Beverly Hills, Calif.—National Geographic Channel will take a page from the Discovery Channel playbook, creating an annual programming event it's calling "Expedition Week."
The programming block will debut Nov. 16, and will have nightly premieres including Unlocking the Great Pyramids; Live from the Moon; Shipwreck! Captain Kidd; the Real George Washington; Explorer: Lost City of the Amazon; Egypt Unwrapped; Dino Autopsy and a bonus premiere with Herod’s Lost Tomb.
Steve Burns, executive vice president of programming for the channel, said expeditions are in NatGeo’s DNA, adding that he hopes the block becomes long-running like Discovery’s Shark Week.
The specials will feature such personalities as former astronaut Buzz Aldrin. He, along with other panelists from the specials, was asked by television critics meeting here to describe their most exhilarating discoveries. Aldrin nearly silenced the room as he described his nights in space on the way to the moon, when he observed flashes, lights he could see even with his eyes closed. His Apollo team briefed subsequent astronauts on the phenomenon and eventually the flashes were identified as a type of particle that actually penetrates space capsules and its human contents.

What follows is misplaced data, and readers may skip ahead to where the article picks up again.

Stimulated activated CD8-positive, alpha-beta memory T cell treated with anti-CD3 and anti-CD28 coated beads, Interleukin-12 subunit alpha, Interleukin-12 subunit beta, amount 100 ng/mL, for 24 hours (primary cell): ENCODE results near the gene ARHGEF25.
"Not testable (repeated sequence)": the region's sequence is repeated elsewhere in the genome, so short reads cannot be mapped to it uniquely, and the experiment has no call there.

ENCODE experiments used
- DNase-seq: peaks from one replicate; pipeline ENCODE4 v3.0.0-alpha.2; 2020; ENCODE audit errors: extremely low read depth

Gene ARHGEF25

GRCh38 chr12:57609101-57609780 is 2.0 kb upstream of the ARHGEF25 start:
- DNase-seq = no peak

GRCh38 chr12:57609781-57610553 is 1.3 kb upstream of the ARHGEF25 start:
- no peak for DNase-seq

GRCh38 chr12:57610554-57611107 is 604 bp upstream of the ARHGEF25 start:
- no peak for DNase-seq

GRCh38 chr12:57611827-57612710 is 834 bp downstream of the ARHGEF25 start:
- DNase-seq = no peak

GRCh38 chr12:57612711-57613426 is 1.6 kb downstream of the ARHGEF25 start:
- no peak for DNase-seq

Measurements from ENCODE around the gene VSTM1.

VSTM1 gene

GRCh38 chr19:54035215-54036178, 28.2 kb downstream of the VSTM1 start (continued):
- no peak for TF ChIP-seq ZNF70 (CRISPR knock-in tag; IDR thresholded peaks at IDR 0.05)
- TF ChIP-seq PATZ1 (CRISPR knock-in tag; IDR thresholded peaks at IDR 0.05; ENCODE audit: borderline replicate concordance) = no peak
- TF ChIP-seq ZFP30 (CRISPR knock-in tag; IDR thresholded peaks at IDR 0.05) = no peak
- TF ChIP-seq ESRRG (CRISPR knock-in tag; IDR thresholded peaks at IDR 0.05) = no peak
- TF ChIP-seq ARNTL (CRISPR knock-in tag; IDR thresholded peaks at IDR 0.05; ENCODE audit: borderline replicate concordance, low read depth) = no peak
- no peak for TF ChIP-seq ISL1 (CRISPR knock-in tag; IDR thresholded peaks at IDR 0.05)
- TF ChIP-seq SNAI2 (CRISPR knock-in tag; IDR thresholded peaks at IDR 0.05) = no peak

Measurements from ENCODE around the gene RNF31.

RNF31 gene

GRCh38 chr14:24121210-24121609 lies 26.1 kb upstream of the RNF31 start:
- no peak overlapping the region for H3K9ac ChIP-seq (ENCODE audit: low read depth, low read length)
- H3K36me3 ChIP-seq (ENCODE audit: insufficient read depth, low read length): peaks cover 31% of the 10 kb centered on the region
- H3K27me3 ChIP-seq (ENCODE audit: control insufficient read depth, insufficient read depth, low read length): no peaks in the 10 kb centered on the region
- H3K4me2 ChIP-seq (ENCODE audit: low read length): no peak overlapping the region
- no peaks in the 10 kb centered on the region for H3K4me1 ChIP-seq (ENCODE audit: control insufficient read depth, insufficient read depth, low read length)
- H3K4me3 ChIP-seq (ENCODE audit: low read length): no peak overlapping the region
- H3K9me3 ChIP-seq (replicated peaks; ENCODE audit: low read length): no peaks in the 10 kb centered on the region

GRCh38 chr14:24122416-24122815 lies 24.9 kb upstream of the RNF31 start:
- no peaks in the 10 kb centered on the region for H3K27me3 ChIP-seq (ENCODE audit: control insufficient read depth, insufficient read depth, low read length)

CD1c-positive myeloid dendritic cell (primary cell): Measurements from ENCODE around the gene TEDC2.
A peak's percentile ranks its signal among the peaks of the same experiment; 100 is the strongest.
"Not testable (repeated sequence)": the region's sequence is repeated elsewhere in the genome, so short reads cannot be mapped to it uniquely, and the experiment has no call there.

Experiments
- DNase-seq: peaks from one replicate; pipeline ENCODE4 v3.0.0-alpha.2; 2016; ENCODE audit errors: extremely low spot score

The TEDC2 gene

Every time it hits a human brain, “you lose a cell or two,” he told a rapt audience.
Oh, and by the way, it’s a myth that you can see the Great Wall of China from space, he said.
Another debut, planned for Sept. 28, is World’s Toughest Fixes, will spotlight unique repairs, such as fixing a rupture in a jetliner’s pressure dome or replacing a turbine in a nuclear power plant.
How does one find a host who can also help with such repairs, such as professional rigger/host Sean Riley? Producers said they found him with an ad on Craigslist. They added they had other avenues of outreach, but it was the Internet ad, listing the variety of skills needed by the show host, that captured Riley’s attention.
The network also teased a Sept. 15 debut, Solo: Lost at Sea, a wrenching documentary created by kayaker Andrew McAuley, who attempted to traverse the sea between Australia and New Zealand but died in the attempt.
The critics were also charmed by Georgia, one of the “stars” of Dogtown,a program about the Georgia no-kill shelter. The toothless, overbred, scarred pit bull is one of the dogs liberated from football player Michael Vick’s dog fighting operation. She dozed through most of her moment in the publicity spotlight. The episodes on the Michael Vick dogs are scheduled for Sept. 5.
For more coverage from the Television Critics Association's summer press tour, click here.